Is Sherwin-Williams Destined for Greatness?

Investors love stocks that consistently beat the Street without getting ahead of their fundamentals and risking a meltdown. The best stocks offer sustainable market-beating gains, with robust and improving financial metrics that support strong price growth. Does Sherwin-Williams (NYSE: SHW  ) fit the bill? Let's take a look at what its recent results tell us about its potential for future gains.

What we're looking for
The graphs you're about to see tell Sherwin-Williams' story, and we'll be grading the quality of that story in several ways:

  • Growth: Are profits, margins, and free cash flow all increasing?
  • Valuation: Is share price growing in line with earnings per share?
  • Opportunities: Is return on equity increasing while debt to equity declines?
  • Dividends: Are dividends consistently growing in a sustainable way?

What the numbers tell you
Now, let's take a look at Sherwin-Williams' key statistics:

SHW Total Return Price Chart

SHW Total Return Price data by YCharts

Passing Criteria

3-Year* Change

Grade

Revenue growth > 30%

33%

Pass

Improving profit margin

16.4%

Pass

Free cash flow growth > Net income growth

51.3% vs. 54.9%

Fail

Improving EPS

64%

Pass

Stock growth (+ 15%) < EPS growth

171.2% vs. 64%

Fail

Source: YCharts. * Period begins at end of Q3 2010

SHW Return on Equity (TTM) Chart

SHW Return on Equity (TTM) data by YCharts

Passing Criteria

3-Year* Change

Grade

Improving return on equity

20.7%

Pass

Declining debt to equity

59.1%

Fail

Dividend growth > 25%

38.9%

Pass

Free cash flow payout ratio < 50%

20.9%

Pass

Source: YCharts. * Period begins at end of Q3 2010

How we got here and where we're going
Last year, Sherwin-Williams earned only four out of nine possible passing grades, but it has picked up two more in its second assessment for a new total of six passing grades thanks to its promising revenue growth and improved dividend payouts over the past few quarters. Sherwin-Williams' net income growth has barely outpaced free cash flow growth during our tracked period, which narrowly cost the company a failing grade. But the company's nominal trailing-12-month free cash flow is actually higher than its net income. On the other hand, Sherwin-Williams' stock growth continues to surge past its bottom line, which might be problematic for recent shareholders if the economy weakens. How might Sherwin-Williams perform over the coming year? Let's dig deeper to investigate some possibilities.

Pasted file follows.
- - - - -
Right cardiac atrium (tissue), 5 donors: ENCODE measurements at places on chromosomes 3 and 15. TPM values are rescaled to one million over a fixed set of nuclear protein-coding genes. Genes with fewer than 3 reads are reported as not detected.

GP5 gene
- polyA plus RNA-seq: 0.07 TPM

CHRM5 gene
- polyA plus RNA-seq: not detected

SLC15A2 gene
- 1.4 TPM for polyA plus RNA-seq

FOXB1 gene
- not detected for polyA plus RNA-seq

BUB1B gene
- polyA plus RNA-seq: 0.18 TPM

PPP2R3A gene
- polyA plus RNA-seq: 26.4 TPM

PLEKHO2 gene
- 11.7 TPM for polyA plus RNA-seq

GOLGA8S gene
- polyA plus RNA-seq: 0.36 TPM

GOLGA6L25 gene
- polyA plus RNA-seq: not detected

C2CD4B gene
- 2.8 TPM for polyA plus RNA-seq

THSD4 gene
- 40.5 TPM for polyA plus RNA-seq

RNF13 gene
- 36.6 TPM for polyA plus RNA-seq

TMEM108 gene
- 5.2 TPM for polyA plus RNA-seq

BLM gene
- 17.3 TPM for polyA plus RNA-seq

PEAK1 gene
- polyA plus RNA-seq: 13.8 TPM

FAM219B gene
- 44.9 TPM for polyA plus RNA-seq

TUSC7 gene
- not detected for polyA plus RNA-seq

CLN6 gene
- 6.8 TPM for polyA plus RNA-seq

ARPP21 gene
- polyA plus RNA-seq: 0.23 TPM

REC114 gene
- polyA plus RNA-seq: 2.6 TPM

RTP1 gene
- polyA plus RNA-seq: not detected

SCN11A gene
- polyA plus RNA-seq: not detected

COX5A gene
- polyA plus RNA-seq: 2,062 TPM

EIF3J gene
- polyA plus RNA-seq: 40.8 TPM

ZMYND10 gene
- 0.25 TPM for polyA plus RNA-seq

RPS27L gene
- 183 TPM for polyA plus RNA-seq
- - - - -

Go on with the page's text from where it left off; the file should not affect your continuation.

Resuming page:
Sherwin-Williams has been delivering promising results through a combination of stronger pricing power and effective cost control measures. The company has been benefiting from the rebound in the housing market, but beyond this source of strength its prospects are less certain. Housing starts surged 5.3% to 891,000 in August, compared to 846,000 in June, and Fool contributor Matt DiLallo notes that annualized U.S. housing starts are expected to be in the range of 1.6-1.9 million units by 2015.

On the other hand, Sherwin-Williams and rival PPG Industries (NYSE: PPG  ) have both stated that the U.S. non-residential market, including marine and commercial construction, has remained weak this year, but both companies appear bullish on the near future. Fool contributor Dan Caplinger notes that paint makers have had to deal with fluctuating prices of titanium dioxide, a key pigment for paint production. Earlier this year, the specialty chemical maker Kronos (NYSE: KRO  ) raised its prices for titanium dioxide by $200 to $250 per metric ton, which indicates a revival of this chemical's flagging fortunes, but which also threatens to undermine Sherwin-Williams' solid margin growth of late.

Paint makers have also been trying to bolster their geographical presence through acquisitions. Sherwin-Williams recently finalized the acquisition of its Mexican peer Comex's U.S. and Canadian assets in a deal worth $90 million. But Mexico's Federal Competition Commission has again rejected Sherwin-Williams' proposed acquisition of the entire Comex enterprise for $2.4 billion, which would have created a North American paint powerhouse without peer. Rival PPG also bought AkzoNobel's North American architectural coatings business for $1.1 billion, which adds more than 600 stores in Canada, the Caribbean, and the U.S. to PPG's holdings The synergy of PPG and AkzoNobel's U.S. household paints division may wind up producing a price war against Sherwin-Williams' performance coating business.

Putting the pieces together
Today, Sherwin-Williams has some of the qualities that make up a great stock, but no stock is truly perfect. Digging deeper can help you uncover the answers you need to make a great buy -- or to stay away from a stock that's going nowhere.

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